IDG logo

Advertise with InfoWorld

SiteMap News Test Center Opinions Forums Careers Stock Quote Subject Indexes About Us Search Subscribe Home [Window Manager]

February 19, 1996

Upgrading can be painful, but relief is on the way

Software seems to grow ever more complex, especially Windows software. New versions of software provide us with new features but also give us new files and drivers to load and keep updated. As software developers receive feedback from users after a software publisher has released a new product, the bugs and anomalies that slipped through the beta-testing phase are suddenly recognized and minor maintenance releases are prepared. This creates a new round of upgrades, which must also be tested and then installed over the earlier version of the software.

Corporations find this kind of rapid update cycle a challenge. In a giant company, with thousands of configurations of computers in hundreds of branch offices or subsidiaries, the upgrade process is full of stumbling blocks.

When you consider testing the new version for compatibility with older software, developing new procedures to install the new version, planning staff training on any new or improved features, and then actually installing the new software, the whole process can take as long as 12 months before every workstation in the corporation has been completely upgraded.

Even for those companies that are (wisely) using more efficient install techniques -- such as installation of software across a network instead of directly from floppy disks or CD-ROMs -- the upgrade process still requires much the same testing and training.

The constant evolution of software versions also causes headaches for software publishers. As if it weren't hard enough just to write the stuff, software companies also have to deal with the distribution and marketing of the new versions through wholesale dealers, retail stores, and other channels.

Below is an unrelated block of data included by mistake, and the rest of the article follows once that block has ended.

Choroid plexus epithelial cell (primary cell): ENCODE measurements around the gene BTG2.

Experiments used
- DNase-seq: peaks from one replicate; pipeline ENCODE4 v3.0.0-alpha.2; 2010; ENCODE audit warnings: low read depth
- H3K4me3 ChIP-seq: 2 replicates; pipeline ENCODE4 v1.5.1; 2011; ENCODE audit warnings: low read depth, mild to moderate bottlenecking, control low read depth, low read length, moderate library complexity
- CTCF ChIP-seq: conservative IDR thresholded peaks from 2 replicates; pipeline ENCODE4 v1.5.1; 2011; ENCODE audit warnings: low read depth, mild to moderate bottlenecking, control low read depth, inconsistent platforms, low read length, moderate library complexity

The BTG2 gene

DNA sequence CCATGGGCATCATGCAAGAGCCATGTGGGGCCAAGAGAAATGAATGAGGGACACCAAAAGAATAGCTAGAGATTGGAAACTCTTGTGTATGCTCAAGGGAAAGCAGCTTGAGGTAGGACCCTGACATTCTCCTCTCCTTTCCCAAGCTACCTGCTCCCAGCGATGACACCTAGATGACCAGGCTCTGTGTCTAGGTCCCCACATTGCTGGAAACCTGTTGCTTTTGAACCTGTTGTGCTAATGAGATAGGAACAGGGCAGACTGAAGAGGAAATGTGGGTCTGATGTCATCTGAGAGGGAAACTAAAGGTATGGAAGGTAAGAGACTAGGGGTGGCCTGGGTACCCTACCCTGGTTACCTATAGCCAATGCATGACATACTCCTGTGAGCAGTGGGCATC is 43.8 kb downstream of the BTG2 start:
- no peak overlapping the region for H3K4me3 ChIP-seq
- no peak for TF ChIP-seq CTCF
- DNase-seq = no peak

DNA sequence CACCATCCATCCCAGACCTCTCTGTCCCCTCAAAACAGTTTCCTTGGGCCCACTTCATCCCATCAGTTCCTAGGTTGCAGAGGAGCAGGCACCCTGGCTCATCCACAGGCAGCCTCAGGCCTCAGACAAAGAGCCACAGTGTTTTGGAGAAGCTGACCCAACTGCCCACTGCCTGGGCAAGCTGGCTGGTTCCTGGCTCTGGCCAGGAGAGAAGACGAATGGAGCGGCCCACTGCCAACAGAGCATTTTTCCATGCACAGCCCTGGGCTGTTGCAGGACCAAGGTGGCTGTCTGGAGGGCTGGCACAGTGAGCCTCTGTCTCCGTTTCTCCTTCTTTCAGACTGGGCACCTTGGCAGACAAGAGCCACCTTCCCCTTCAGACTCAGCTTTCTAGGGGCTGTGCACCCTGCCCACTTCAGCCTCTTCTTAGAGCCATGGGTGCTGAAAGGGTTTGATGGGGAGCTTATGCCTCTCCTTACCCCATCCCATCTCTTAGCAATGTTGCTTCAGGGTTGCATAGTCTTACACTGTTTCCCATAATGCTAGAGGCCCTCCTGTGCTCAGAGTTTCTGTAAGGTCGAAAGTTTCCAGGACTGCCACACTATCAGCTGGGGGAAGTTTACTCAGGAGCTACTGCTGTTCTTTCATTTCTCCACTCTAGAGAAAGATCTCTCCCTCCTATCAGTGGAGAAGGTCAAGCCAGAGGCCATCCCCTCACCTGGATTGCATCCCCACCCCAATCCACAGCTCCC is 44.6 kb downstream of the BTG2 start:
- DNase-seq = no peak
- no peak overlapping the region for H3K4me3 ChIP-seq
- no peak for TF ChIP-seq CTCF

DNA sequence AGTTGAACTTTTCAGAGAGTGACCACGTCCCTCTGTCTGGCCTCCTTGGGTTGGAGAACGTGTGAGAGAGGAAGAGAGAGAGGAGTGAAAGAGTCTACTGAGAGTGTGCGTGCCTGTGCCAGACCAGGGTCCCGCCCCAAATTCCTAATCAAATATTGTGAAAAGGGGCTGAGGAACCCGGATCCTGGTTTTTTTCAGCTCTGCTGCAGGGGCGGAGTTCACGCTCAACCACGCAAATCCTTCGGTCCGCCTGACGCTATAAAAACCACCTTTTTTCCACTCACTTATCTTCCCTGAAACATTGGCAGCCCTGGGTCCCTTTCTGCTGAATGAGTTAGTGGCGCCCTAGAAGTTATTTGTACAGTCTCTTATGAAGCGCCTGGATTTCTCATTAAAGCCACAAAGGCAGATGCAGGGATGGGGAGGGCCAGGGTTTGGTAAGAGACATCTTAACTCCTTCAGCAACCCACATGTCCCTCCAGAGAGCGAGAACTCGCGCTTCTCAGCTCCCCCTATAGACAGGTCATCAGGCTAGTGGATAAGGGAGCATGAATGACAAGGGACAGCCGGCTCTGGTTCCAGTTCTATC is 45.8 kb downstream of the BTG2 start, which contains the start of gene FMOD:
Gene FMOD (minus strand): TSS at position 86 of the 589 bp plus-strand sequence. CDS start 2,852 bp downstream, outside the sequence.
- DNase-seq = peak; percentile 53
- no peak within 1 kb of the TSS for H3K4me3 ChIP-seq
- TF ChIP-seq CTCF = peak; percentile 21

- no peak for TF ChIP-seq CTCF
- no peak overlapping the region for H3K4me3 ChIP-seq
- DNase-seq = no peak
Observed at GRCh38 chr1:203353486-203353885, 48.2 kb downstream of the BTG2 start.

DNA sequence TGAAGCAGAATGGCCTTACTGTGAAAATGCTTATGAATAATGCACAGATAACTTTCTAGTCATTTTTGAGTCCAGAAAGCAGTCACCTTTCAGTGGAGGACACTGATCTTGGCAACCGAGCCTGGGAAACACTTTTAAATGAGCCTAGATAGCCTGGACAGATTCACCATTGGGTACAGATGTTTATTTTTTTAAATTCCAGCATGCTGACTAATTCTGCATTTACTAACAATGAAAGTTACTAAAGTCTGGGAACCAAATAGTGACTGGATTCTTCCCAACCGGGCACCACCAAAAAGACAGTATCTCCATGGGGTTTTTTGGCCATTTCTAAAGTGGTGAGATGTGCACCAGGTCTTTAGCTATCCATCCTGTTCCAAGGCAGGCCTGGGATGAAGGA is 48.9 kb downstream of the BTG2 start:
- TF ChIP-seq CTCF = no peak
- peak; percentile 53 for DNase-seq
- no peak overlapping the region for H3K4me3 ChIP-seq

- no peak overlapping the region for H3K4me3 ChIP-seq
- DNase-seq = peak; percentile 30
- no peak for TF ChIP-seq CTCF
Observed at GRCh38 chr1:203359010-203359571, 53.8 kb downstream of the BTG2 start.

One of the problems facing software publishers is that dealers and retailers have great leeway to simply send back any software boxes they don't want or need anymore. A publisher announcing a new version takes a major risk that stores nationwide will return quantities of the "now-obsolete" software, threatening financial ruin in some cases.

This winds up being a problem for software consumers and corporate buyers alike. Software publishers don't like to publicize the existence of minor revisions. These revisions are often slip-streamed into the channel in boxes that bear little or no indication that, for example, Version 2.0 is now Version 2.0a. But the new "a" improvements might be just the thing a Windows user or corporate software buyer needs at that moment. Without checking constantly, software users won't know when some vital feature of their software would benefit from a quick upgrade.

A solution to this problem may be upon us. The new availability of telecommunications choices and the explosion of PC users with modems are creating a market for a new way to upgrade software.

I call this method "self-healing software." This kind of software upgrades itself by periodically calling a central phone number -- using the PC's modem -- and automatically downloading and installing any new software components that may have become available since the last product upgrade.

Microsoft Corp.'s Microsoft Network is supposed to do something such as this for Windows 95. But self-healing software doesn't rely on a proprietary network. Instead, it works with any modem to dial a BBS based at headquarters or a World Wide Web site (for those products mainly used by people with Internet connections).

Next week, I'll look at some Windows products that are starting to use self-healing methods of software upgrading.

Brian Livingston is the coauthor of the new Windows 95 Secrets and author of three other Windows books (IDG Books). Send tips to or fax: (206) 282-1248.

Missed a column? Go back for more.

Copyright © 1996 by InfoWorld Publishing Company


Copyright © 2002. InfoWorld Media Group, Inc. is a member of complies with the ASME guidelines with IDG extensions For New media.